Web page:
I used to do temping work between contracts, and one of those temporary jobs was working for a local university doing data entry. The work was dull, but the office environment was fantastic, and was full of people that I really liked, and we had a grand time. One day, the girl (we’ll call her Jane) who sat next to me was listening to me talking about dinosaurs. She stared at me, incredulous, and said something that blew my mind. The conversation went something like this:
Jane: “So do you, like, really BELIEVE in dinosaurs then?”
Me: “Um, Jane, that’s kind of like asking me if I believe in cows.”
Jane: “Oh. I thought they were like dragons.”
Now, Jane was not a fundamentalist with religious motivations. She was simply uneducated about something that I thought was (or at least should be) common knowledge. And this isn’t the only time I’ve encountered this level of ignorance in real life.
I was once giving a bat talk and walk to a group of some 20 people, and as usual I began by talking about the extinction at the end of the Cretaceous period giving rise to the Cenozoic – the age of mammals. I went on to explain the current thinking that bats had evolved from a tree-dwelling shrew-like creature, before developing flight. Later on, during the walk, one of the adult men (whom I knew to be a Jehovah’s Witness – make of that what you will) confronted me:
“You don’t really think bats evolved from voles do you?”
I reiterated what I had previously said about shrew-like creatures, and proceded to elaborate about early bats in the fossil record showing vestigial claws at their finger tips, a ‘missing link’ between bats and their early ancestors.
“There ARE no missing link fossils” he said.
“Archaeopteryx?” I said
“It’s a hoax.” He said.
“Um.. there are eleven of them.”
“They’re all hoaxes.”
“Okay, well I’m not paid to debate theology with you. I’m here to teach science, and if you don’t agree with me teaching science, then you shouldn’t come to a science event.” I replied.
Anyway, he proceeded to accost the other attendees of the event, pretended to be a ‘monkey’ to ‘prove’ that humans didn’t evolve from monkeys, all the usual claptrap, and generally ruined the evening for everyone. In his case, this person wasn’t someone who had never been taught the truth, like Jane. This man was aware, even, of what archaeopteryx was, but had rejected it due to religious doctrine.
[You see, I’ve always been crazy into dinosaurs. You can see above the remnants of my dinosaur paraphernalia. (I have whittled it down somewhat as I’m a grown-up now.) Dinosaurs were my first love. The photo at the top of the page is me in around 1997 on my first ever trip to the Natural History Museum, at which I was pretty much giddy.]
Just when I thought that I’d seen it all, the wonder of facebook made me aware of someone today whose ignorance beggars belief, and I’ve been seething with irritation all afternoon. (And you know me, irritation = blog post!) This little gem is Kristen Auclair of – wait for it – Christians Against Dinosaurs, a ‘grass roots movement with 12,000 members’. Now, I’m going to embed this video, but I’m not promising you’ll get through it.
Among this outspoken young woman’s claims (see her other video here) are that ‘science has only been around for maybe 10-15 years’ and that ‘a complete dinosaur has never been found’, and that ‘the parts they have are just fossils that have been put together in a way that looks like dinosaurs’. This is all, apparently, because of the ‘corruption and greed in the [billion dollar] palaeontology field. It’s not just the ignorance, but the smug self-satisfied attitude that grates on me. This girl is perpetuating a stereotype, and giving Christians a bad name.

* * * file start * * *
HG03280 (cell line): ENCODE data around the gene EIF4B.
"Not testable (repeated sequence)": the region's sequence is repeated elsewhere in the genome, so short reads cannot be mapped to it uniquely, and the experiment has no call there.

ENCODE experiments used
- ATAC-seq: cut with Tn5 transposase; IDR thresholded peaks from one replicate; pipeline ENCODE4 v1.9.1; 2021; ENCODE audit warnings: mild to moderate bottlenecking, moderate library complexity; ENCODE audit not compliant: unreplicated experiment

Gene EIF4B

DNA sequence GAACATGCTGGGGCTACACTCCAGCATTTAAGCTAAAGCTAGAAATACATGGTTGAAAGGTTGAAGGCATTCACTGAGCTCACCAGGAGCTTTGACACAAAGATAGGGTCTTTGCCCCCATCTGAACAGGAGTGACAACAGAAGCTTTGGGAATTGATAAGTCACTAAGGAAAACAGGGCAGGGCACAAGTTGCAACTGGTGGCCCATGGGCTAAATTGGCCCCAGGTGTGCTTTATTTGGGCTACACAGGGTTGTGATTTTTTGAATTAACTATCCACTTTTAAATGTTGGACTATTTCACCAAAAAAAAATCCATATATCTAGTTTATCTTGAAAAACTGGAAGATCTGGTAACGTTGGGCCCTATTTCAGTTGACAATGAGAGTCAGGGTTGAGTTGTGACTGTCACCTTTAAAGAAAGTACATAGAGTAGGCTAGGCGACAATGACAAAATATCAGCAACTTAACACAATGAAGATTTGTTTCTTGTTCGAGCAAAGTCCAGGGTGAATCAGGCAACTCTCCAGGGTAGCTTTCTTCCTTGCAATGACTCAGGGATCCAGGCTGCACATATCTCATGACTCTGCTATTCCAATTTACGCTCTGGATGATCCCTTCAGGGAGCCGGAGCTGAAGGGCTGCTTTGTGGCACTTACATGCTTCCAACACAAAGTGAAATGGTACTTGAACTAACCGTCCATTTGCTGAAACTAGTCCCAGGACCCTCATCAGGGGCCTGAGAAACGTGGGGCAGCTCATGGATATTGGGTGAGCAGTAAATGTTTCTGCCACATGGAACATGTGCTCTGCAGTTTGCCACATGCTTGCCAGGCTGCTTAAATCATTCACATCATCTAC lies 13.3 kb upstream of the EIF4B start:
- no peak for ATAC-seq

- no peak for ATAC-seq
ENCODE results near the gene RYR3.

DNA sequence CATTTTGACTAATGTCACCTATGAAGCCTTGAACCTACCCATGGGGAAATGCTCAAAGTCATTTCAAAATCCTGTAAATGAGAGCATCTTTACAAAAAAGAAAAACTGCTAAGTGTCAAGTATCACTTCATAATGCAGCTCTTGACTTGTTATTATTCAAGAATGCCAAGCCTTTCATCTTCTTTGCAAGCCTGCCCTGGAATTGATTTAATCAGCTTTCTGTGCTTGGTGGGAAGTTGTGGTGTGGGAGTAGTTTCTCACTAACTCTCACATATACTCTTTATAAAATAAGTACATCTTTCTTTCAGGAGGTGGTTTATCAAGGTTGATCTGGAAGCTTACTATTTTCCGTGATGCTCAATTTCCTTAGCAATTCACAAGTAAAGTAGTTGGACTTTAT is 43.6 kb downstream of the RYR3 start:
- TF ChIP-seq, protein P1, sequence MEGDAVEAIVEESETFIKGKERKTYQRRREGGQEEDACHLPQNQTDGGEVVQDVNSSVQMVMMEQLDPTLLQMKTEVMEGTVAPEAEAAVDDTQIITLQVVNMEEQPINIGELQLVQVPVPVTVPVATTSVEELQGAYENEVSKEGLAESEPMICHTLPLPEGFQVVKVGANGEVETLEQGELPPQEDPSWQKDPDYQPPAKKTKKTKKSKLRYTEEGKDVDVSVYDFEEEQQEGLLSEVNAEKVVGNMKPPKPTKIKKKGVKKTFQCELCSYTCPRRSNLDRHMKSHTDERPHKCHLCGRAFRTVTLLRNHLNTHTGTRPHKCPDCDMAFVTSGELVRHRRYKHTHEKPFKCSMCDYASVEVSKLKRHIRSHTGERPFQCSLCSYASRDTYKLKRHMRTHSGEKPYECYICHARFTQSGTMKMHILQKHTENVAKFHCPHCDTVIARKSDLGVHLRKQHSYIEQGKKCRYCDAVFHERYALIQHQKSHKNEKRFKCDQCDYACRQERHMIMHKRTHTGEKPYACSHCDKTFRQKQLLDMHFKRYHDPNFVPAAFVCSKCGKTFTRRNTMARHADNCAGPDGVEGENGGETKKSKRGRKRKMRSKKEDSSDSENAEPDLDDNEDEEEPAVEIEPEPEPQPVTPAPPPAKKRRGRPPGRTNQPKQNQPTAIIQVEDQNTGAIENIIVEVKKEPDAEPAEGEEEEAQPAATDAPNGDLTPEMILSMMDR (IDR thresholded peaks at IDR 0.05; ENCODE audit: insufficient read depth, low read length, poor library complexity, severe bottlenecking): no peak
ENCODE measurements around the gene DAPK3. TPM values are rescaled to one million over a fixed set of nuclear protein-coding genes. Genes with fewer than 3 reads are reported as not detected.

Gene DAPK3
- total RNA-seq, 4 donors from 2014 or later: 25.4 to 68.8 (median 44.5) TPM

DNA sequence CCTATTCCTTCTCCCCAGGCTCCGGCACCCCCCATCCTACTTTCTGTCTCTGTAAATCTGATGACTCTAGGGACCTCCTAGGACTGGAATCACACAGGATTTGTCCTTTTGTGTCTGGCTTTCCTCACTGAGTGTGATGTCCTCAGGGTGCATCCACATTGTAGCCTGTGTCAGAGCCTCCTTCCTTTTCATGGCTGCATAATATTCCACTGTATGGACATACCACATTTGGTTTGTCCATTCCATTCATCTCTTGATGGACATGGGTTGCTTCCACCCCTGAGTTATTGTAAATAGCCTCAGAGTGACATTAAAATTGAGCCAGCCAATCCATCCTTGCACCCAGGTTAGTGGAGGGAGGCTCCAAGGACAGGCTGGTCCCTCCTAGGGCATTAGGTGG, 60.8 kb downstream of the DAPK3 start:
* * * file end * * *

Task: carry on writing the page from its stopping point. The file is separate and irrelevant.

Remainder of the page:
She, like many people who seek to ‘debunk’ evolution, seem to be perfectly fine with science when it brings them electricity, medicine, broadband, cars, re-runs of ‘Friends’ and hair gel, but they reject the specific types of science that they don’t find personally beneficial. This type of cherry-picking gets my goat. The same scientific principles that cured polio are the foundation of evolutionary biology and palaeontology.
I’m not out to offend anyone. But the thing is, it doesn’t matter if I “Believe in dinosaurs” or not. They were (are) real. Fact. It blows my mind that people who are otherwise extremely intelligent can deny the overwhelming weight of evidence supporting the theory of evolution. (And yes, it is a theory – like everything else in science. That’s how science works: we find out more accurate information or make new discoveries and we continually build on our knowledge, peer-reviewing our findings and changing our textbooks to show our growth. That is how we come closer to truth with every new paper, study or discovery. Science is self-correcting.)
And, for the record, I’m not saying that evolution is proof of the absence of god(s). This post isn’t about that. Science tells us, by the way, that we can’t prove absence of something – we can only say if evidence supports or doesn’t support a hypothesis. I know plenty of people for whom Faith and Darwinism aren’t mutually exclusive. (They are for me, but that is not the issue.)
Anyway, I found something that calmed me down from my frenzy of irritation: Slowly, patiently and methodically, piece-by-piece, this wonderful soul talks to Kristen over the course of an hour, trying his best to educate and inform. This man has more patience than I will ever have. Ultimately, she remains firm in her misguided beliefs, but that’s the problem with dogma – you can’t use facts to talk people down from the ledge.
I’ll leave you with this thought though – next time you’re surrounded by people who are not from your tribe – take a leaf out of Bradbury’s book: Pack up your dinosaurs and leave.